The wine’s promotional tagline is “The parts are great, but the sum is even better,” and the promotional material shows a photo montage of signs, each showing the name of one of the appellations. But the partners declined to identify the creative genius behind those, saying only, “It was a friend.”
Most of the blending is done at Reynolds’ Silverado Trail winery, and all four partners participate in making the final blending decision. “The components are so good that the wine is really made in the vineyard, and that it makes it easy for us,” Reynolds said.
“We have similar palates,” Seitz added. “All of us give some constructive criticism.”
Most of the wine from the first two vintages came from the same vineyards, with just a couple of exceptions. “We’d like to get more growers,” Reynolds said. “We’d like to rotate more into it. Make it kind of like the U.N. of Napa Valley.”
The wine is about 60 percent cabernet sauvignon, but varying amounts of merlot, cabernet franc and petite verdot are also used. “It has four of the five Bordeaux varietals, but no malbec,” Reynolds said, but added some of that varietal might be used in the 2005 blend.
The wine will change every year because of the rotation of growers and the resulting composition of the vineyards, Reynolds said. “We will try to make the best combination of what we have.”
The different grapes will “add layers of complexity to the final wine,” Thomas said.
Although wine from every appellation is included, not all the wine from every lot is necessarily used in the final blend. But they don’t tell the growers whose wines are not fully used, Renteria said.
“They’re all proud of it (the wine),” Reynolds said. “They look forward to (our) dropping off the free case.”
About 900 cases are made, but with another appellation, production could go to near 1,000 cases. The wine is $115 per bottle. It’s distributed throughout California and in 15 states now, and soon will be introduced to the New York market.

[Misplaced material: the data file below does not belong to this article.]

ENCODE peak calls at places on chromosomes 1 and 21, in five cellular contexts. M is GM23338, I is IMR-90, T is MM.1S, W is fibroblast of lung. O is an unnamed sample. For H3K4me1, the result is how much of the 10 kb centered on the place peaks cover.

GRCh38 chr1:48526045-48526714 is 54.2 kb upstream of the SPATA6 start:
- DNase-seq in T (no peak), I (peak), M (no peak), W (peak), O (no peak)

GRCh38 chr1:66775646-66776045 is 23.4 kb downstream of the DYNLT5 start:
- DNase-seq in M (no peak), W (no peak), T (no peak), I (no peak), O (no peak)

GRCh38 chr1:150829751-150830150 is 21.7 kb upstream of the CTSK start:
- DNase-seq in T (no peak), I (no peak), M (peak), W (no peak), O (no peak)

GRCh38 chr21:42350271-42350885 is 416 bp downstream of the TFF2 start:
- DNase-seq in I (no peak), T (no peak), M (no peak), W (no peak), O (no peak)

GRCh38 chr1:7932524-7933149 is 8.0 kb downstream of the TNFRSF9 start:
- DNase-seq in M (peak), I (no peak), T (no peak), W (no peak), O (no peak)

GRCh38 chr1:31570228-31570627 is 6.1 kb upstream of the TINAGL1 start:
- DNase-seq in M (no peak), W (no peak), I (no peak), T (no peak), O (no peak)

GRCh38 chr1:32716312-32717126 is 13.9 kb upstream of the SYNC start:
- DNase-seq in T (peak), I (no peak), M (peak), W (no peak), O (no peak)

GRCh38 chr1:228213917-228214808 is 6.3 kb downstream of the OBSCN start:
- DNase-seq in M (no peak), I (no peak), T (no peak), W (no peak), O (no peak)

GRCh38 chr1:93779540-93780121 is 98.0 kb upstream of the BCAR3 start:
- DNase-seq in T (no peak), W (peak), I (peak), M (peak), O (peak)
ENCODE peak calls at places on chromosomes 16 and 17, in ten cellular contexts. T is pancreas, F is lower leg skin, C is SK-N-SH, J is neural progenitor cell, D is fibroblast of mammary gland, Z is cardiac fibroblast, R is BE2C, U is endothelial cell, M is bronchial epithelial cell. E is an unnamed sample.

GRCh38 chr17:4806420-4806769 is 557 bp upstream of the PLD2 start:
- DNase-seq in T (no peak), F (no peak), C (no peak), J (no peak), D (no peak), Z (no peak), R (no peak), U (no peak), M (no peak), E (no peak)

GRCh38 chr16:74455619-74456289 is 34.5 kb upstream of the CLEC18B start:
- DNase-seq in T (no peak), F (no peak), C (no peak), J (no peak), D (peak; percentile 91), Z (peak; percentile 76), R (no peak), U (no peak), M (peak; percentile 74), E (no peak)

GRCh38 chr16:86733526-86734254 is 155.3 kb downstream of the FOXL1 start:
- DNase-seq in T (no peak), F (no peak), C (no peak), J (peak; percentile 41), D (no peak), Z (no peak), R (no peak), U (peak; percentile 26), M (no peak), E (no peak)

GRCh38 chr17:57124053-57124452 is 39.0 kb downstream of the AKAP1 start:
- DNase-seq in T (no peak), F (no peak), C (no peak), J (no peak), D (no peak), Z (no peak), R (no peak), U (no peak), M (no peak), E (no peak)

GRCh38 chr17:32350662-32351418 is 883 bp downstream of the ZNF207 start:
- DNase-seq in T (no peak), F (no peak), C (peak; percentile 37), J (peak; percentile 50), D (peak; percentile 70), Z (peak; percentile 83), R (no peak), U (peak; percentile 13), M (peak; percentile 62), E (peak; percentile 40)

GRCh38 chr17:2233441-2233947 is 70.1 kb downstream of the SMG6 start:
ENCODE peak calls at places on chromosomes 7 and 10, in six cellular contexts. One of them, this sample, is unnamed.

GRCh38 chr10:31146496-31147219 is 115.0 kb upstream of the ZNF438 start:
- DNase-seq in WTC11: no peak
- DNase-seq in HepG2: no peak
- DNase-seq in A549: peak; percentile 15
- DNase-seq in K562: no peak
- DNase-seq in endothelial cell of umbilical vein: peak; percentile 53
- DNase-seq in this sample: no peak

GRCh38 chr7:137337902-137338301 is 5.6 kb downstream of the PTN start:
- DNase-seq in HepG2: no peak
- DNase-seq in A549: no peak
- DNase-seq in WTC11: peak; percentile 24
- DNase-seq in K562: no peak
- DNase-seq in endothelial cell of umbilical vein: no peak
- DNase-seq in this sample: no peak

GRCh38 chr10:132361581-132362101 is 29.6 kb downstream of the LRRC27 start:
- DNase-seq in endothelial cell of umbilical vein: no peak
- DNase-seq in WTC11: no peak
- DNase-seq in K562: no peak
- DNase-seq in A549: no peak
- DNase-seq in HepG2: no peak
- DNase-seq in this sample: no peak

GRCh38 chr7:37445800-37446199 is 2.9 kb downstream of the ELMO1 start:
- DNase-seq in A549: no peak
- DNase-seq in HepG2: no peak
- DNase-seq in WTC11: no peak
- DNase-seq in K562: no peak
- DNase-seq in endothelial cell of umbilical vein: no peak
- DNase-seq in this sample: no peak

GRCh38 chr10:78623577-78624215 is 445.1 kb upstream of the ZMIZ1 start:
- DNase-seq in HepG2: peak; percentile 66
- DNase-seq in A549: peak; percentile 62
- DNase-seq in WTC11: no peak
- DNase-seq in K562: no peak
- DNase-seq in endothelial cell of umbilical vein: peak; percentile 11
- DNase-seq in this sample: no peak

Direct sales are growing — in the first year about 10 percent was sold directly to consumers, and that has climbed to 20 percent for the latest vintage after people started to find out about it, Reynolds said.
Although the wine is drinkable now, Reynolds thinks buyers should sit on it for two to 10 years, and it will continue getting better for at least five or six years. “There’s some powerful fruit in there,” he said. “It keeps getting deeper, more complex.”
The partners recently gathered to taste the 2005 barrel samples from each appellation, then put together a small amount to blend for a lot in Premiere Napa Valley Feb. 22. They are planning to offer a 3-liter bottle of the 2004 vintage for the e-auction at Auction Napa Valley in June.
As the partners gathered prior to putting the Premiere lot blend together, the camaraderie they shared was evident. Kristi Seitz summed up the feeling: “We’re not just a group who came together as partners. We are friends. It’s like a family, and,” — she pointed to the three men — “they’re my brothers.”